Wednesday 21 March 2018

'Late flight ruined our anniversary'

Pol O Conghaile

Catherine Hanly and her husband Evan had a cracking plan to celebrate their wedding anniversary. The couple booked flights with Aer Lingus and its partner United Airlines to Las Vegas on December 27, together with a suite at the Monte Carlo Hotel and a Grand Canyon excursion.

When their Aer Lingus flight out of Dublin was delayed by four hours, due to what passengers were told was a plumbing fault, the couple feared missing their connection in Chicago.

Their fears proved correct. Despite reassurances that they would make a later flight, they arrived to find that the next available flight to Las Vegas wasn't until January 1.

Aer Lingus provided vouchers for the Holiday Inn at Chicago's O'Hare Airport, but the Hanlys were charged as a 'no show' for one night at the Monte Carlo in Las Vegas, downgraded to a standard room, and also had to pay for the Grand Canyon excursion they had booked but could no longer attend.

Aer Lingus staff reassured the couple that they would be compensated for the inconvenience, Catherine says.

"After spending a miserable first wedding anniversary in Chicago, we returned to O'Hare on January 2 to check in for our flight to Las Vegas."

When they returned home, Catherine wrote to Aer Lingus on January 18, outlining the couple's distress, inconvenience, claiming it was "clearly the fault of Aer Lingus", and what they felt was a lack of any clear policy from the airline. She requested that Aer Lingus contact her about compensation.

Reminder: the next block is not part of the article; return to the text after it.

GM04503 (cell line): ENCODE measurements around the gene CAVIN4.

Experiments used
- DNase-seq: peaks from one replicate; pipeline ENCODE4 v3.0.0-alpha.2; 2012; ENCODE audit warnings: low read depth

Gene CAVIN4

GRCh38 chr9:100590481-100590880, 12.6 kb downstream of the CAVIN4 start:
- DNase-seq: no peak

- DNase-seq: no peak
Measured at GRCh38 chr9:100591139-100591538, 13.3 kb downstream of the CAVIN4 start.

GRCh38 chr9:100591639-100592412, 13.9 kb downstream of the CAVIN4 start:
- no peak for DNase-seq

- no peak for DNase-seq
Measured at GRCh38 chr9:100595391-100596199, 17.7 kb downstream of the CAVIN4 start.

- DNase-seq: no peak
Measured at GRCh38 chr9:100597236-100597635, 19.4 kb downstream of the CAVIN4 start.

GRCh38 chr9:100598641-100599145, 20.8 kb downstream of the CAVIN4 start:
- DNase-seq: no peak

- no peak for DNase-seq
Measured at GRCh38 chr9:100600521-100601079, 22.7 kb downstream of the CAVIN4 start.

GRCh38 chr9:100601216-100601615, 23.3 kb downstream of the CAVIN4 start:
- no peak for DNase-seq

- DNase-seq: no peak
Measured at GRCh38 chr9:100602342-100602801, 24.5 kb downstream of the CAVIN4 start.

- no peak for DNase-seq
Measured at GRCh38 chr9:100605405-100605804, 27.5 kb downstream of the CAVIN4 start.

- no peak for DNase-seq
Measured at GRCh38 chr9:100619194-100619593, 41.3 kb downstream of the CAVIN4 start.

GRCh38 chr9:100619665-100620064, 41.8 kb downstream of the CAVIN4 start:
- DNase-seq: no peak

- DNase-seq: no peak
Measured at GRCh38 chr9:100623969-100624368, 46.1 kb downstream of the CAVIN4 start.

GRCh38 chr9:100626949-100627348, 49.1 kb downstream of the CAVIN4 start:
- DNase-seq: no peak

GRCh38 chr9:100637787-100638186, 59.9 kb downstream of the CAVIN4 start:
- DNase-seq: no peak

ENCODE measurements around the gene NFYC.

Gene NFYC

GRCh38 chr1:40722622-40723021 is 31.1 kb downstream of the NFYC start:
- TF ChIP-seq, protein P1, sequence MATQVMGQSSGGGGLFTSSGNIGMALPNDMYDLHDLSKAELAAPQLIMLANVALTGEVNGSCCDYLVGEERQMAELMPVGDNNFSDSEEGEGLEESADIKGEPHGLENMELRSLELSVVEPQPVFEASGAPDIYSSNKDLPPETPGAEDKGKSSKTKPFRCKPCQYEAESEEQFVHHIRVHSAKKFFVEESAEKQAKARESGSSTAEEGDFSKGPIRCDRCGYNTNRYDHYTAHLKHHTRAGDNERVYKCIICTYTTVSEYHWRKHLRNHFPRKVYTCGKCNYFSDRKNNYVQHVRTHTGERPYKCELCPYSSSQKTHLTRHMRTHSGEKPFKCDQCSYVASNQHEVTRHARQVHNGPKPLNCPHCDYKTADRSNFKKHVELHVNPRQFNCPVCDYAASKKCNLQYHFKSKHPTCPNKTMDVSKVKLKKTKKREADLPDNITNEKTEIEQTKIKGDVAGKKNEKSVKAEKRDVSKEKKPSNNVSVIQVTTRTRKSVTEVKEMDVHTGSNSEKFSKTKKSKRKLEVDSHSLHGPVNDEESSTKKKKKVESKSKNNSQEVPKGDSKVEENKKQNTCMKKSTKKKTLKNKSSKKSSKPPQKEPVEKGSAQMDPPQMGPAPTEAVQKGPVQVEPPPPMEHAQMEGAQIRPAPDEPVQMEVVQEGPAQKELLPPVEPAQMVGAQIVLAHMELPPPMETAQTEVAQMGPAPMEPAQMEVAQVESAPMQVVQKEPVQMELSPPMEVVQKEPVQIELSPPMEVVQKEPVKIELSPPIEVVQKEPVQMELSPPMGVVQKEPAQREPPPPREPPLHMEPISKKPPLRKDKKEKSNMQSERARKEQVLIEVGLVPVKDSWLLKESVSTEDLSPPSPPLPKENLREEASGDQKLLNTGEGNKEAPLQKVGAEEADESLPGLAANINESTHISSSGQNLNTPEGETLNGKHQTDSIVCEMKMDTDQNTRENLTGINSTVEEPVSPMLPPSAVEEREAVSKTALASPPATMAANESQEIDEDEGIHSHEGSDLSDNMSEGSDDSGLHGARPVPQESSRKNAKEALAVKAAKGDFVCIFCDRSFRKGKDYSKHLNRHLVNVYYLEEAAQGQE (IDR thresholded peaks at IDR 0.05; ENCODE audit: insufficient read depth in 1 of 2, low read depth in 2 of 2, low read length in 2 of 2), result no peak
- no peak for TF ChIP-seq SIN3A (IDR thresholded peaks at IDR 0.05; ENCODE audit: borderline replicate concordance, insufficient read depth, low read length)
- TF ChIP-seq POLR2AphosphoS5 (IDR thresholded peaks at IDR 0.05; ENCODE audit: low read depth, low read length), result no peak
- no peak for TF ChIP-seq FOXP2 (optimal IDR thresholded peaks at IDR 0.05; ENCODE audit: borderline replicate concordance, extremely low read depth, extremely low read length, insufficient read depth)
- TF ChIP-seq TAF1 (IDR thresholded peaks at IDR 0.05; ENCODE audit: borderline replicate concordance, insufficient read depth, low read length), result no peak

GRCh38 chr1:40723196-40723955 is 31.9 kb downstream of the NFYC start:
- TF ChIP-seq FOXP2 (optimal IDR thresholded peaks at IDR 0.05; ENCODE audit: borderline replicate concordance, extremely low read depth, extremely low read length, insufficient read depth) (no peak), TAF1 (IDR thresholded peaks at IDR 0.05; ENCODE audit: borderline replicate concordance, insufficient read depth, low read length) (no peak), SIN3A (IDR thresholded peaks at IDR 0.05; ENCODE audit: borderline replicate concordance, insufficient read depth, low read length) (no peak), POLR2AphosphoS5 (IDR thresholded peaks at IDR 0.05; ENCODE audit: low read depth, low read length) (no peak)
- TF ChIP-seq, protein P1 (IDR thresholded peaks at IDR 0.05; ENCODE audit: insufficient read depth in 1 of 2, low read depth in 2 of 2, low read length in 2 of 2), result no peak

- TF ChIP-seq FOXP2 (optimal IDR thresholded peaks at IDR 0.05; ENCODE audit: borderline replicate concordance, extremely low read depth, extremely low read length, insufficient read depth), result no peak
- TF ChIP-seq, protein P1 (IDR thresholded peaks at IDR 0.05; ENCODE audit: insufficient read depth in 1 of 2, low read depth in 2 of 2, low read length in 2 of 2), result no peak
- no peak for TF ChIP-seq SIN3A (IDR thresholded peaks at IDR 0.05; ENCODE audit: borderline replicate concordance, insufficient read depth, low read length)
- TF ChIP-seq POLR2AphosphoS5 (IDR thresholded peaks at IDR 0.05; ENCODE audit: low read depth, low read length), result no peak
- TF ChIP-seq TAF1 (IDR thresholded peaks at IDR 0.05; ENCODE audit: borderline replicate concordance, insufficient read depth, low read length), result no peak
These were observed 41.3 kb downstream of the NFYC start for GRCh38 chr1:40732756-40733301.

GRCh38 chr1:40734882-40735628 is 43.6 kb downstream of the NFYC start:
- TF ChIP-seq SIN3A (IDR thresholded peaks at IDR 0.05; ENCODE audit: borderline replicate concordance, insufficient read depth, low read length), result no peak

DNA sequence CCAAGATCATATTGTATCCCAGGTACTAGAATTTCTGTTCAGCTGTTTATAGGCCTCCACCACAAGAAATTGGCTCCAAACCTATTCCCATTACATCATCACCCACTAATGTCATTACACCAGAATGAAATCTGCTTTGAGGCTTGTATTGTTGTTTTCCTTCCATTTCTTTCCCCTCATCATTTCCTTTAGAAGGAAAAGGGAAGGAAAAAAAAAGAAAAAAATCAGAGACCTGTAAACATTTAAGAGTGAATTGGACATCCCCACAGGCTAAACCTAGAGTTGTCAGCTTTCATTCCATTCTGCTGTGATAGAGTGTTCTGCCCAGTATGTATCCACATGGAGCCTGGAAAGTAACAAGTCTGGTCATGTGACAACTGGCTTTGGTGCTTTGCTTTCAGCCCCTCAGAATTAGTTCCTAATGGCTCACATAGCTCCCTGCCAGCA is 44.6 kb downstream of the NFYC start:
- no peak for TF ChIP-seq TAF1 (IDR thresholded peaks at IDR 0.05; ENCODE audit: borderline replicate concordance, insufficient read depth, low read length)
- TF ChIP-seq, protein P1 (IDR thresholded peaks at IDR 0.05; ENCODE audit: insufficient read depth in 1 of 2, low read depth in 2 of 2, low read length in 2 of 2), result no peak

By the time Catherine contacted the 'Irish Independent' in late February, she had yet to receive an acknowledgement from Aer Lingus and was considering contacting a solicitor.

When we contacted Aer Lingus, the airline said it did not comment on individual cases, but that a customer service representative would be in touch with Catherine. A week later, she received a letter from the airline offering two flights to Paris as a gesture of goodwill.

The airline recognised her disappointment, agreed that the service she received "is not what we would wish for our customers", and said the station manager in Chicago would be made aware of her feedback, but maintained that it was not liable for claims 'of a consequential nature'.

Catherine's reaction? "While I appreciate the gesture, given that our initial trip was to Chicago and Vegas, I am not sure that a European flight is a satisfactory gesture, particularly as they don't really accept responsibility," she says.

Unfortunately for the couple, the airline is correct to say it has no liability under Regulation (EC) 261/2004 for expenses incurred at her destination as a result of the delay. Meals and accommodation must be provided to passengers while they wait for a re-routing under the Regulation, but consequential expenses are excluded, the Aviation Regulator says.

Catherine has since contacted the airline to request vouchers instead of the return flights to Paris, and Aer Lingus has promised to issue those to the value of €450. If she wished, Catherine could also pursue her expenses through the small claims court, under the Montreal Convention or contract law, for example.

Of course, there is no guarantee that she would be successful.

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